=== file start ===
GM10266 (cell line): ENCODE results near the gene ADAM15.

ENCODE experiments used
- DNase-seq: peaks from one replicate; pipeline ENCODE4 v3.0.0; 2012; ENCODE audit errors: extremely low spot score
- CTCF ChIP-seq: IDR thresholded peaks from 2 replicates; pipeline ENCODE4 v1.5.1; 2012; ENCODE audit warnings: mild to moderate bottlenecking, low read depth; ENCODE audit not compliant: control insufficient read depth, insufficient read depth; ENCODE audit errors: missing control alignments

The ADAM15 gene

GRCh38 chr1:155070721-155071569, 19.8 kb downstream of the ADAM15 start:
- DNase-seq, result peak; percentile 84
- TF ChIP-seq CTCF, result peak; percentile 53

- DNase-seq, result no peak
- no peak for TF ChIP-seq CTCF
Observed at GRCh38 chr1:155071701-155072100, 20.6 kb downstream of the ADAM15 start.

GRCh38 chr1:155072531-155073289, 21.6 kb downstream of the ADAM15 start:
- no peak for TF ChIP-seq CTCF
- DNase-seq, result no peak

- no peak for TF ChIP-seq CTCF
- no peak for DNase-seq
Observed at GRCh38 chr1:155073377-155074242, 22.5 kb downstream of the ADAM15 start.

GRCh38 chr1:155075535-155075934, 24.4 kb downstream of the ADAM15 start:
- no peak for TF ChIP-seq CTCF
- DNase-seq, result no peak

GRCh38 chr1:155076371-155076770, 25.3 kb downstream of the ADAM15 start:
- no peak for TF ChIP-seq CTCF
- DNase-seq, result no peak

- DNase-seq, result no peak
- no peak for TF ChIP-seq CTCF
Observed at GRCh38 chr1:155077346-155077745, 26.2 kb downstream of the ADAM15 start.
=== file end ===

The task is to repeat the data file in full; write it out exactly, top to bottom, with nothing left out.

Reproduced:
GM10266 (cell line): ENCODE results near the gene ADAM15.

ENCODE experiments used
- DNase-seq: peaks from one replicate; pipeline ENCODE4 v3.0.0; 2012; ENCODE audit errors: extremely low spot score
- CTCF ChIP-seq: IDR thresholded peaks from 2 replicates; pipeline ENCODE4 v1.5.1; 2012; ENCODE audit warnings: mild to moderate bottlenecking, low read depth; ENCODE audit not compliant: control insufficient read depth, insufficient read depth; ENCODE audit errors: missing control alignments

The ADAM15 gene

GRCh38 chr1:155070721-155071569, 19.8 kb downstream of the ADAM15 start:
- DNase-seq, result peak; percentile 84
- TF ChIP-seq CTCF, result peak; percentile 53

- DNase-seq, result no peak
- no peak for TF ChIP-seq CTCF
Observed at GRCh38 chr1:155071701-155072100, 20.6 kb downstream of the ADAM15 start.

GRCh38 chr1:155072531-155073289, 21.6 kb downstream of the ADAM15 start:
- no peak for TF ChIP-seq CTCF
- DNase-seq, result no peak

- no peak for TF ChIP-seq CTCF
- no peak for DNase-seq
Observed at GRCh38 chr1:155073377-155074242, 22.5 kb downstream of the ADAM15 start.

GRCh38 chr1:155075535-155075934, 24.4 kb downstream of the ADAM15 start:
- no peak for TF ChIP-seq CTCF
- DNase-seq, result no peak

GRCh38 chr1:155076371-155076770, 25.3 kb downstream of the ADAM15 start:
- no peak for TF ChIP-seq CTCF
- DNase-seq, result no peak

- DNase-seq, result no peak
- no peak for TF ChIP-seq CTCF
Observed at GRCh38 chr1:155077346-155077745, 26.2 kb downstream of the ADAM15 start.